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The Spokesman-Review Newspaper
Spokane, Washington  Est. May 19, 1883

Spokane prosecutor says firing ‘a management decision’

Deputy Prosecutor David Stevens said he was fired Feb. 17 by Spokane County Prosecutor Steve Tucker. Stevens previously announced he would run against Tucker in the August primary.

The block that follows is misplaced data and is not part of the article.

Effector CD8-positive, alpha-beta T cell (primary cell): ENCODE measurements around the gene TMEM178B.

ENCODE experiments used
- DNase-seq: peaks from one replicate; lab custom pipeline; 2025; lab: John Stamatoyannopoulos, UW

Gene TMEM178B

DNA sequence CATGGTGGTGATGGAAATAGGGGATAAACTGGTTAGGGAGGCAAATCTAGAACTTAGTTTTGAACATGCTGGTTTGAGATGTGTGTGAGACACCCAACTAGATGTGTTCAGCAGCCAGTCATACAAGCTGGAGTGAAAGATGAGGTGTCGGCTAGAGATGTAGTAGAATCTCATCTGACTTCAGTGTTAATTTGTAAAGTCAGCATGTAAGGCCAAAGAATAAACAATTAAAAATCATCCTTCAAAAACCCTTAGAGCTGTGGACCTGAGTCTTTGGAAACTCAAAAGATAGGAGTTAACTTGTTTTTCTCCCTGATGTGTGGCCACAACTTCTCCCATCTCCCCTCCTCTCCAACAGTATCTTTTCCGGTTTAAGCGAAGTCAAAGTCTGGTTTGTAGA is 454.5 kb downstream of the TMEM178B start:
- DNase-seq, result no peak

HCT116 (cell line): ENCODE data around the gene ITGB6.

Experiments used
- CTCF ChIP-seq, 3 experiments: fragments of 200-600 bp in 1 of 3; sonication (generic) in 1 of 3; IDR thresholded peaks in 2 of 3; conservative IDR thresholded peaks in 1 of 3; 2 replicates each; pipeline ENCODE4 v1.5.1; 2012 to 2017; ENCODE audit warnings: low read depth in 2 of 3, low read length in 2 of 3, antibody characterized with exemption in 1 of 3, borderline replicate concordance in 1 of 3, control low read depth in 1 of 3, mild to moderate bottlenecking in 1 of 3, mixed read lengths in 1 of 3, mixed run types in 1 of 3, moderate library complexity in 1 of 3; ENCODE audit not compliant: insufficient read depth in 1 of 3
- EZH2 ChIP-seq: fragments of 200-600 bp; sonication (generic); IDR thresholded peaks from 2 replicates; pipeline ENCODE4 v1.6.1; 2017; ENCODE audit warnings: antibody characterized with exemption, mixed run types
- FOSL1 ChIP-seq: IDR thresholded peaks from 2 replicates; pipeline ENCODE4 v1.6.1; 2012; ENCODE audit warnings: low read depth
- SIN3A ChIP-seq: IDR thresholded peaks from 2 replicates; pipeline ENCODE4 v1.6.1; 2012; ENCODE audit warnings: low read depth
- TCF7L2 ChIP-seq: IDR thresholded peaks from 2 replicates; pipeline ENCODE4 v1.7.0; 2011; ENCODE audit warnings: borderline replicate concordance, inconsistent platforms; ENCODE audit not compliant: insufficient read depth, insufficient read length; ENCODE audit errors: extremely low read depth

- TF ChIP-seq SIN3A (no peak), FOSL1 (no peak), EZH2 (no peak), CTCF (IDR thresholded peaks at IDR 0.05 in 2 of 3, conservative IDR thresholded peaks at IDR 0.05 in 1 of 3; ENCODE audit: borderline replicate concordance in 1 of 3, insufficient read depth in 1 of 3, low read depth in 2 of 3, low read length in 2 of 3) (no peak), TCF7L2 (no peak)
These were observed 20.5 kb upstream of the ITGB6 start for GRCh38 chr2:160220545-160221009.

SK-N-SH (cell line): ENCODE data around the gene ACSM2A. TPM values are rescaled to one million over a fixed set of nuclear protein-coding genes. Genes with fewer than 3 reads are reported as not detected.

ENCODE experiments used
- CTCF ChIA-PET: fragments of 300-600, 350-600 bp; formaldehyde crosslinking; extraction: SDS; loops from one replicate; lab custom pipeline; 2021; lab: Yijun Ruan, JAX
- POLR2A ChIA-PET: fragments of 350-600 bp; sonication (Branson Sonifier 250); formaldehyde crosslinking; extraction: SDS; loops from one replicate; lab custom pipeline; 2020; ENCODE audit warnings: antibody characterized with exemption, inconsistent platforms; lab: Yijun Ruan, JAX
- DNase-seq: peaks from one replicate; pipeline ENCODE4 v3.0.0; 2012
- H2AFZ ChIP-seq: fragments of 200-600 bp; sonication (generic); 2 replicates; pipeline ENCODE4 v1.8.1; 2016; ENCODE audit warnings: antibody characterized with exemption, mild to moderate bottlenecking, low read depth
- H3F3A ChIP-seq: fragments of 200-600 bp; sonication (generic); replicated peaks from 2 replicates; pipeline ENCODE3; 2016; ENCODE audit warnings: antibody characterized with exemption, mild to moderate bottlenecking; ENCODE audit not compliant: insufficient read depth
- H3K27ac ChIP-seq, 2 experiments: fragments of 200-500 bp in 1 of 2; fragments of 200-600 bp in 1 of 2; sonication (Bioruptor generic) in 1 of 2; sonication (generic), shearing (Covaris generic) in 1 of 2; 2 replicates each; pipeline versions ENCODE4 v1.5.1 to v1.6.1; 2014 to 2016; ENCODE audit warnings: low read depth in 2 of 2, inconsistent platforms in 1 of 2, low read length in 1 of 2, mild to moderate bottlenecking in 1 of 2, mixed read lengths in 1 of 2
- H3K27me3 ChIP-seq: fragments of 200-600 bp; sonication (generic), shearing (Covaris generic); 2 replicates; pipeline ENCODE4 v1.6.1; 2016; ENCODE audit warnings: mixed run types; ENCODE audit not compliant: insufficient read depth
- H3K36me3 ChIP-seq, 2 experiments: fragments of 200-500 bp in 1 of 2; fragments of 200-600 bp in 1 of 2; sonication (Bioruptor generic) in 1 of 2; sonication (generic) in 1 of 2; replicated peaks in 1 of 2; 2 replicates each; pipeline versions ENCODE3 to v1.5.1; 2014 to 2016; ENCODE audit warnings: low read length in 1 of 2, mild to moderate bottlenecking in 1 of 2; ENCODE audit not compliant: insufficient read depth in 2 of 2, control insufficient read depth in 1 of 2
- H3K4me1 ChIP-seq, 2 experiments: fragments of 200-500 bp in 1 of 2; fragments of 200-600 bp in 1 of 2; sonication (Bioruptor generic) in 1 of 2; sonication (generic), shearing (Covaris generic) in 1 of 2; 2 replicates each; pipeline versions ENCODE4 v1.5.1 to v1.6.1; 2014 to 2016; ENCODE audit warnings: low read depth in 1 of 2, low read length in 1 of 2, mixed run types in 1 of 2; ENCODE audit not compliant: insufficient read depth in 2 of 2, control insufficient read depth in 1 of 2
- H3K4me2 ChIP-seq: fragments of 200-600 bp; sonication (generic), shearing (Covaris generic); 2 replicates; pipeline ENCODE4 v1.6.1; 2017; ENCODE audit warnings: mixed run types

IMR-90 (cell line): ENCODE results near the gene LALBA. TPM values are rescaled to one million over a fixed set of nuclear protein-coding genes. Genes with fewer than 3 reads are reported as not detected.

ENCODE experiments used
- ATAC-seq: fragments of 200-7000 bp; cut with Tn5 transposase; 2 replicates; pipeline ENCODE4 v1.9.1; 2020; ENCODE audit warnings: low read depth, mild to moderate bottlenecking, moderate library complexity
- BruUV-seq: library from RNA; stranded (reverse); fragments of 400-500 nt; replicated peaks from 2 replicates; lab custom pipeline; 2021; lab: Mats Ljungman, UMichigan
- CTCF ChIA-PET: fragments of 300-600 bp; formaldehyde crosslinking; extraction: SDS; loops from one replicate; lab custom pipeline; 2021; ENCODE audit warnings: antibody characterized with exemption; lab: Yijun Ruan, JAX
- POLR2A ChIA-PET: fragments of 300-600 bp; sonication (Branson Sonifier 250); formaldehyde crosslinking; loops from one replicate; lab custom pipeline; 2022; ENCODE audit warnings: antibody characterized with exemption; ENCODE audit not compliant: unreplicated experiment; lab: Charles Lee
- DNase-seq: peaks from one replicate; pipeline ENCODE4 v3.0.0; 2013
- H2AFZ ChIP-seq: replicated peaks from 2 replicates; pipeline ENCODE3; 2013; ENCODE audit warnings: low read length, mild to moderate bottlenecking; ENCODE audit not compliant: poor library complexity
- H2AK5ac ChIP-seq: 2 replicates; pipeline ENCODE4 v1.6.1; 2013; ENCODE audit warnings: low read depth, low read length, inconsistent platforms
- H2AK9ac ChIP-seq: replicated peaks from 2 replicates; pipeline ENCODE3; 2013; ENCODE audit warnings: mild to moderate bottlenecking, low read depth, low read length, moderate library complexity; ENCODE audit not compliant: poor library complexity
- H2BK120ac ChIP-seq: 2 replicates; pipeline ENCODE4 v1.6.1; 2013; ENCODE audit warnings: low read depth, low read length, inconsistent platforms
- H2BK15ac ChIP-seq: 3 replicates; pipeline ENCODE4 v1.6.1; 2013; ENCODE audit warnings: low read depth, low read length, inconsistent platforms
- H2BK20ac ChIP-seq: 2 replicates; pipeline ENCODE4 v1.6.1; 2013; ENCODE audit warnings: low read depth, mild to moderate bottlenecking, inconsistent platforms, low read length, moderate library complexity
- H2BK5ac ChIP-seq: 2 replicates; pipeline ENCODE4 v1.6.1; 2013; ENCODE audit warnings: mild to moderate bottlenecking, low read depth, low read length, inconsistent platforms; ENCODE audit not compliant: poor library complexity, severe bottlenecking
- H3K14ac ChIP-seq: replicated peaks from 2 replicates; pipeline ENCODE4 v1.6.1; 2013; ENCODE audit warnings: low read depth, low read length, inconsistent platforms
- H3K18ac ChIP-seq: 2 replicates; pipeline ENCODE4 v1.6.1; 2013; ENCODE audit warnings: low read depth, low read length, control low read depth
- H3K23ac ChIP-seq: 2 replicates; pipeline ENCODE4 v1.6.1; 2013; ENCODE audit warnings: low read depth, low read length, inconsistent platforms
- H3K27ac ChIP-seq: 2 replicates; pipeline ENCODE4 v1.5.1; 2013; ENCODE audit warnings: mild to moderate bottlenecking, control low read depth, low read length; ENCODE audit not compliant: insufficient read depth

Spokane County Prosecutor Steve Tucker fired one of his election rivals Wednesday in a move his opponent immediately labeled political retaliation. Tucker met with Deputy Prosecutor Dave Stevens early in the day and gave him a choice of remaining on unpaid leave until the August 17 primary election or termination, after Stevens announced earlier this month his intention to challenge Tucker. Stevens chose termination, Tucker said. “It was a management decision,” Tucker said. “To work effectively, we have to have a unified team. Unfortunately, when (Stevens) decided to run, he went back during work time and started making statements about who he would fire and about replacing the entire management team.” When Stevens, 47, announced his candidacy, he described the office as suffering from a “total lack of leadership” and having an “absent administrator.” “The phone was ringing off the hook,” Tucker said of other deputy prosecutors who feared for their job security. “The environment got so bad it was hard for us to serve the public in the property-drug unit.” But Stevens, in a news release, said he would pursue a grievance process through his union in an attempt to save his job, which pays $86,000 a year. “This appalling outcome simply reinforces why so many in our community are frustrated with the prosecutor’s office,” Stevens said in the news release. “This poor decision isn’t going to deter or alter our campaign in any way. I plan to continue focusing on Spokane County’s important issues and availing myself to be out listening to the public’s concerns at every possible opportunity.” Tucker denied Stevens’ dismissal was political retribution, but he also has questioned the job security of subordinates seeking to challenge him in the election. Earlier this month, Tucker said the public shouldn’t be paying for employees to replace their boss. “Deputy prosecutors have a high level of authority and discretion,” Tucker said. “They are not constitutionally protected when they run against their boss in the prosecutor’s office.” Also on Wednesday, longtime attorney Frank Malone announced his bid to unseat Tucker. Malone, 67, will run as a Democrat against Tucker and Stevens, who are both Republicans. Asked about the firing, Malone said he would have handled it differently than Tucker did. He said he spoke to someone with knowledge of the labor contract, who said that it provides for progressive discipline. “I believe that’s the way to go with an employee who runs afoul with the system. Whether running against you is running afoul, I don’t know,” Malone said. “But absent a serious ethical violation, I’d be into rehabilitating rather than firing.” Tucker said budget cuts forced him to lose seven deputy prosecutors this year, which has put a strain on the entire office. As a result of Stevens’ dismissal, Tucker said he hired one attorney to handle cases in Spokane County District Court. Deputy Prosecutor Andi Duggan will get Stevens’ caseload, and another attorney will handle Duggan’s cases in the property-drug unit. That deputy prosecutor is Tom Treppiedi, the son of Spokane Assistant City Attorney Rocky Treppiedi, who also serves on the board of Spokane Public Schools. Stevens said the public will suffer because of Tucker’s decision. “Justice isn’t being served by benching the one person who has done the homework and put in the required time on my assigned cases,” he said.